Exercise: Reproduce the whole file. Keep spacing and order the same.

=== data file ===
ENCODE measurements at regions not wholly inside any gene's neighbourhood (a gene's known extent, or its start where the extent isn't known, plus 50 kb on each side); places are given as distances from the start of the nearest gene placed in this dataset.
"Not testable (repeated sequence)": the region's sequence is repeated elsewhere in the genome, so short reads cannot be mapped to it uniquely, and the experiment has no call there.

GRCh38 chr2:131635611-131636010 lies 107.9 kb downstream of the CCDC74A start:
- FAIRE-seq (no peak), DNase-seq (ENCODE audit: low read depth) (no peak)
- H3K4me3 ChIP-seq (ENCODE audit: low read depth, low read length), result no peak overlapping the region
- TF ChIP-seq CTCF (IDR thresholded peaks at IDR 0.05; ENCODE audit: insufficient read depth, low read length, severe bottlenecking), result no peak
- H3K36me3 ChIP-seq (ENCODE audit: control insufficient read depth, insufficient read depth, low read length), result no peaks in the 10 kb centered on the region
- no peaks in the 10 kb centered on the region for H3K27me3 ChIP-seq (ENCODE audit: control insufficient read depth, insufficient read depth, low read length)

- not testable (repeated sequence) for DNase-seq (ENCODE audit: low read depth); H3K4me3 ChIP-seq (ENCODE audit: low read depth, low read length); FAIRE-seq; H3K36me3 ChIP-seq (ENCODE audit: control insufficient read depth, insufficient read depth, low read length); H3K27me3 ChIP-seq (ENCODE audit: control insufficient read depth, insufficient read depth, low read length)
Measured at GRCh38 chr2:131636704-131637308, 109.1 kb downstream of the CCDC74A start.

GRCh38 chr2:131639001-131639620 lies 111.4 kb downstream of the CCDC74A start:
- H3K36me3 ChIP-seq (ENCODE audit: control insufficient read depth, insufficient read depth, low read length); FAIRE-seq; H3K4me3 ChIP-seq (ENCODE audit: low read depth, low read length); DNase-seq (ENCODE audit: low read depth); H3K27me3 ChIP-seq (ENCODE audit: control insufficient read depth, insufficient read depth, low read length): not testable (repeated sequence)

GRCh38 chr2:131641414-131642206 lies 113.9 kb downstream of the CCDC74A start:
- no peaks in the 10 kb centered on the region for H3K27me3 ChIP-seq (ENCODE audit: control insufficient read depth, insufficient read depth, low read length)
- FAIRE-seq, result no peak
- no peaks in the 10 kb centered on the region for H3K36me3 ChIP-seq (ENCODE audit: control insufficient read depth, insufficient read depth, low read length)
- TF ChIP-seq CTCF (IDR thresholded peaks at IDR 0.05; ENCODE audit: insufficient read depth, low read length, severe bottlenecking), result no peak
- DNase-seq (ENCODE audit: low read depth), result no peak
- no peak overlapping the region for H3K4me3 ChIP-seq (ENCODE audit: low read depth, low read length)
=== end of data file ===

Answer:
ENCODE measurements at regions not wholly inside any gene's neighbourhood (a gene's known extent, or its start where the extent isn't known, plus 50 kb on each side); places are given as distances from the start of the nearest gene placed in this dataset.
"Not testable (repeated sequence)": the region's sequence is repeated elsewhere in the genome, so short reads cannot be mapped to it uniquely, and the experiment has no call there.

GRCh38 chr2:131635611-131636010 lies 107.9 kb downstream of the CCDC74A start:
- FAIRE-seq (no peak), DNase-seq (ENCODE audit: low read depth) (no peak)
- H3K4me3 ChIP-seq (ENCODE audit: low read depth, low read length), result no peak overlapping the region
- TF ChIP-seq CTCF (IDR thresholded peaks at IDR 0.05; ENCODE audit: insufficient read depth, low read length, severe bottlenecking), result no peak
- H3K36me3 ChIP-seq (ENCODE audit: control insufficient read depth, insufficient read depth, low read length), result no peaks in the 10 kb centered on the region
- no peaks in the 10 kb centered on the region for H3K27me3 ChIP-seq (ENCODE audit: control insufficient read depth, insufficient read depth, low read length)

- not testable (repeated sequence) for DNase-seq (ENCODE audit: low read depth); H3K4me3 ChIP-seq (ENCODE audit: low read depth, low read length); FAIRE-seq; H3K36me3 ChIP-seq (ENCODE audit: control insufficient read depth, insufficient read depth, low read length); H3K27me3 ChIP-seq (ENCODE audit: control insufficient read depth, insufficient read depth, low read length)
Measured at GRCh38 chr2:131636704-131637308, 109.1 kb downstream of the CCDC74A start.

GRCh38 chr2:131639001-131639620 lies 111.4 kb downstream of the CCDC74A start:
- H3K36me3 ChIP-seq (ENCODE audit: control insufficient read depth, insufficient read depth, low read length); FAIRE-seq; H3K4me3 ChIP-seq (ENCODE audit: low read depth, low read length); DNase-seq (ENCODE audit: low read depth); H3K27me3 ChIP-seq (ENCODE audit: control insufficient read depth, insufficient read depth, low read length): not testable (repeated sequence)

GRCh38 chr2:131641414-131642206 lies 113.9 kb downstream of the CCDC74A start:
- no peaks in the 10 kb centered on the region for H3K27me3 ChIP-seq (ENCODE audit: control insufficient read depth, insufficient read depth, low read length)
- FAIRE-seq, result no peak
- no peaks in the 10 kb centered on the region for H3K36me3 ChIP-seq (ENCODE audit: control insufficient read depth, insufficient read depth, low read length)
- TF ChIP-seq CTCF (IDR thresholded peaks at IDR 0.05; ENCODE audit: insufficient read depth, low read length, severe bottlenecking), result no peak
- DNase-seq (ENCODE audit: low read depth), result no peak
- no peak overlapping the region for H3K4me3 ChIP-seq (ENCODE audit: low read depth, low read length)